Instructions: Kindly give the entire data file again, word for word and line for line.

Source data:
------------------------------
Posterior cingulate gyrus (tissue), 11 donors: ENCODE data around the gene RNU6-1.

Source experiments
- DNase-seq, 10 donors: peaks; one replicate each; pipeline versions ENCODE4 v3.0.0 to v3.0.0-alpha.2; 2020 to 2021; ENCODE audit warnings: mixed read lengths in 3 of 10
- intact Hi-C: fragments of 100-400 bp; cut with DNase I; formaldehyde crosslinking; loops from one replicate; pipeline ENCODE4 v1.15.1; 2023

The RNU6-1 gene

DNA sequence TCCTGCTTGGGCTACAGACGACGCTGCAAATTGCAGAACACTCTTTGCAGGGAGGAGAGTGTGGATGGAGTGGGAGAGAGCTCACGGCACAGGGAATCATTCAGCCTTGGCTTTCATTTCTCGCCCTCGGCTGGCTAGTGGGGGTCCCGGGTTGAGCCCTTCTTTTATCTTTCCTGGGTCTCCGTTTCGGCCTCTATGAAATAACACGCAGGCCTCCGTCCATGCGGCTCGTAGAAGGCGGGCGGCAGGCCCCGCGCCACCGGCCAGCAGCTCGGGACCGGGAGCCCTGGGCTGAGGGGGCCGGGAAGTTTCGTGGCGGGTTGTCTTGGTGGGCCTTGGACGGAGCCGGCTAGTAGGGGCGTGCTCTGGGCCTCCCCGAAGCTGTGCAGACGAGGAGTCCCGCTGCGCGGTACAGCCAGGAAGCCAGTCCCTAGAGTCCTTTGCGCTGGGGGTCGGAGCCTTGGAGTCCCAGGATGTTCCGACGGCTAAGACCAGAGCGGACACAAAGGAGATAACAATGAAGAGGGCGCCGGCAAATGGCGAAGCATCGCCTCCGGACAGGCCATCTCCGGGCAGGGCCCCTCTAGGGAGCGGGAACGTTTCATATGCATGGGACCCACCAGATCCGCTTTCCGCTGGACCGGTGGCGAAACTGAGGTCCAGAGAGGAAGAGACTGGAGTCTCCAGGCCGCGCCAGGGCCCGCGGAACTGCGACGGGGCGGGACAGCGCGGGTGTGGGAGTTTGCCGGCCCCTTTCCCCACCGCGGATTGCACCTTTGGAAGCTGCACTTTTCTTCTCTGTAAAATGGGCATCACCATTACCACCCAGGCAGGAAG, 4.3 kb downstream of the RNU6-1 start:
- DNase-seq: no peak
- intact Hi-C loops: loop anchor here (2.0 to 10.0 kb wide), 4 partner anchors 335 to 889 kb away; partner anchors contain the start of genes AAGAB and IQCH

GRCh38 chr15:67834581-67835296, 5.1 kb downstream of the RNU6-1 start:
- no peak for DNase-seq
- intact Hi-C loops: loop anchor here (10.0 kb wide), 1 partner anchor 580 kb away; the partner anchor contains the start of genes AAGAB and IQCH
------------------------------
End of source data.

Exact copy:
Posterior cingulate gyrus (tissue), 11 donors: ENCODE data around the gene RNU6-1.

Source experiments
- DNase-seq, 10 donors: peaks; one replicate each; pipeline versions ENCODE4 v3.0.0 to v3.0.0-alpha.2; 2020 to 2021; ENCODE audit warnings: mixed read lengths in 3 of 10
- intact Hi-C: fragments of 100-400 bp; cut with DNase I; formaldehyde crosslinking; loops from one replicate; pipeline ENCODE4 v1.15.1; 2023

The RNU6-1 gene

DNA sequence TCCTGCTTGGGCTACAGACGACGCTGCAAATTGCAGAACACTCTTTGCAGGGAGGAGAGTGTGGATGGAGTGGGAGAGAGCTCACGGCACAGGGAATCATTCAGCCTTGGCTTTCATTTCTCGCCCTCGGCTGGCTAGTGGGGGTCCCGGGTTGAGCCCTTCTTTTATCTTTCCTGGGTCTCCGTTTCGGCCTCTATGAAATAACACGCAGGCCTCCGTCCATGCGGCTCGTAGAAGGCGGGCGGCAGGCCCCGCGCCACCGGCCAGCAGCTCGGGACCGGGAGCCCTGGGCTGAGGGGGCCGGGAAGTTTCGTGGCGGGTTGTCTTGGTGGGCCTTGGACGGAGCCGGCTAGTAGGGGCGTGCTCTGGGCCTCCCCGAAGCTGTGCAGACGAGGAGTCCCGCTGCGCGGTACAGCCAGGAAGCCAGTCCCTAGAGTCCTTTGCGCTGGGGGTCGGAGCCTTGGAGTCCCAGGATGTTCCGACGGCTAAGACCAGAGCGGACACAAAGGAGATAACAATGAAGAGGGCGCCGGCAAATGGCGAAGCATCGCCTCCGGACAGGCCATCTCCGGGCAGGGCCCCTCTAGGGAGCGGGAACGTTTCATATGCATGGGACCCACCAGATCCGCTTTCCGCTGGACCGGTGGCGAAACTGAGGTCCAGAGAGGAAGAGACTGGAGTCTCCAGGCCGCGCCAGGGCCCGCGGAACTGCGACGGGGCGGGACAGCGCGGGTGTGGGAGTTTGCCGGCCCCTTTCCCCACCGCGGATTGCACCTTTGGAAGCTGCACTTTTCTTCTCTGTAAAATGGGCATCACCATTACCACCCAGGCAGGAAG, 4.3 kb downstream of the RNU6-1 start:
- DNase-seq: no peak
- intact Hi-C loops: loop anchor here (2.0 to 10.0 kb wide), 4 partner anchors 335 to 889 kb away; partner anchors contain the start of genes AAGAB and IQCH

GRCh38 chr15:67834581-67835296, 5.1 kb downstream of the RNU6-1 start:
- no peak for DNase-seq
- intact Hi-C loops: loop anchor here (10.0 kb wide), 1 partner anchor 580 kb away; the partner anchor contains the start of genes AAGAB and IQCH